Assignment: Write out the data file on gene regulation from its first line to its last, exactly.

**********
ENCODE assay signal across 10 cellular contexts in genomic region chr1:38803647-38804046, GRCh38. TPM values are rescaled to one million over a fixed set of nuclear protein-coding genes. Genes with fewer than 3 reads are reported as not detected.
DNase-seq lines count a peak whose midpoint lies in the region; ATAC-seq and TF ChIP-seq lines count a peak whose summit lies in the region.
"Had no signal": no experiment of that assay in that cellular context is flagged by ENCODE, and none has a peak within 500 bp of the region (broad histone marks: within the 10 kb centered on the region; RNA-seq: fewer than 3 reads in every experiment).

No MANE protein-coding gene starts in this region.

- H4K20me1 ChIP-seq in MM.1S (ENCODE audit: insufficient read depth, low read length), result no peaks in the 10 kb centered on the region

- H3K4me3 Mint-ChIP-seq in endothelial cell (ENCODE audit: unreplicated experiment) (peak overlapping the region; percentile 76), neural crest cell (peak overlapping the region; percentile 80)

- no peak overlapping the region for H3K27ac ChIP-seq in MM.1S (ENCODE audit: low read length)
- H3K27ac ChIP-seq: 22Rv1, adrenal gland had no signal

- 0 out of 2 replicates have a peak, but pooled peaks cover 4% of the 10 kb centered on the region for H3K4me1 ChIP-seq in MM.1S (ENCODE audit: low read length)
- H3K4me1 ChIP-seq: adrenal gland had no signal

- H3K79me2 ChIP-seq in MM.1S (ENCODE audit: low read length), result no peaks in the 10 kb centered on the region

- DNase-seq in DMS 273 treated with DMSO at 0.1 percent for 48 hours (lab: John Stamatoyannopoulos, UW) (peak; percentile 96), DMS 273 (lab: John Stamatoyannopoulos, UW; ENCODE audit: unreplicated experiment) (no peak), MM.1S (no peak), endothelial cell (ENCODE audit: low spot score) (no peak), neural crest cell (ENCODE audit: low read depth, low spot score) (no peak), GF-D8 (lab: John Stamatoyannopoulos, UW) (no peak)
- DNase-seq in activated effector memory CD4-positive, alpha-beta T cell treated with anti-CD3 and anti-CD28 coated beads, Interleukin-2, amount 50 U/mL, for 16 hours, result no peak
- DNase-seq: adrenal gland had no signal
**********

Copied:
ENCODE assay signal across 10 cellular contexts in genomic region chr1:38803647-38804046, GRCh38. TPM values are rescaled to one million over a fixed set of nuclear protein-coding genes. Genes with fewer than 3 reads are reported as not detected.
DNase-seq lines count a peak whose midpoint lies in the region; ATAC-seq and TF ChIP-seq lines count a peak whose summit lies in the region.
"Had no signal": no experiment of that assay in that cellular context is flagged by ENCODE, and none has a peak within 500 bp of the region (broad histone marks: within the 10 kb centered on the region; RNA-seq: fewer than 3 reads in every experiment).

No MANE protein-coding gene starts in this region.

- H4K20me1 ChIP-seq in MM.1S (ENCODE audit: insufficient read depth, low read length), result no peaks in the 10 kb centered on the region

- H3K4me3 Mint-ChIP-seq in endothelial cell (ENCODE audit: unreplicated experiment) (peak overlapping the region; percentile 76), neural crest cell (peak overlapping the region; percentile 80)

- no peak overlapping the region for H3K27ac ChIP-seq in MM.1S (ENCODE audit: low read length)
- H3K27ac ChIP-seq: 22Rv1, adrenal gland had no signal

- 0 out of 2 replicates have a peak, but pooled peaks cover 4% of the 10 kb centered on the region for H3K4me1 ChIP-seq in MM.1S (ENCODE audit: low read length)
- H3K4me1 ChIP-seq: adrenal gland had no signal

- H3K79me2 ChIP-seq in MM.1S (ENCODE audit: low read length), result no peaks in the 10 kb centered on the region

- DNase-seq in DMS 273 treated with DMSO at 0.1 percent for 48 hours (lab: John Stamatoyannopoulos, UW) (peak; percentile 96), DMS 273 (lab: John Stamatoyannopoulos, UW; ENCODE audit: unreplicated experiment) (no peak), MM.1S (no peak), endothelial cell (ENCODE audit: low spot score) (no peak), neural crest cell (ENCODE audit: low read depth, low spot score) (no peak), GF-D8 (lab: John Stamatoyannopoulos, UW) (no peak)
- DNase-seq in activated effector memory CD4-positive, alpha-beta T cell treated with anti-CD3 and anti-CD28 coated beads, Interleukin-2, amount 50 U/mL, for 16 hours, result no peak
- DNase-seq: adrenal gland had no signal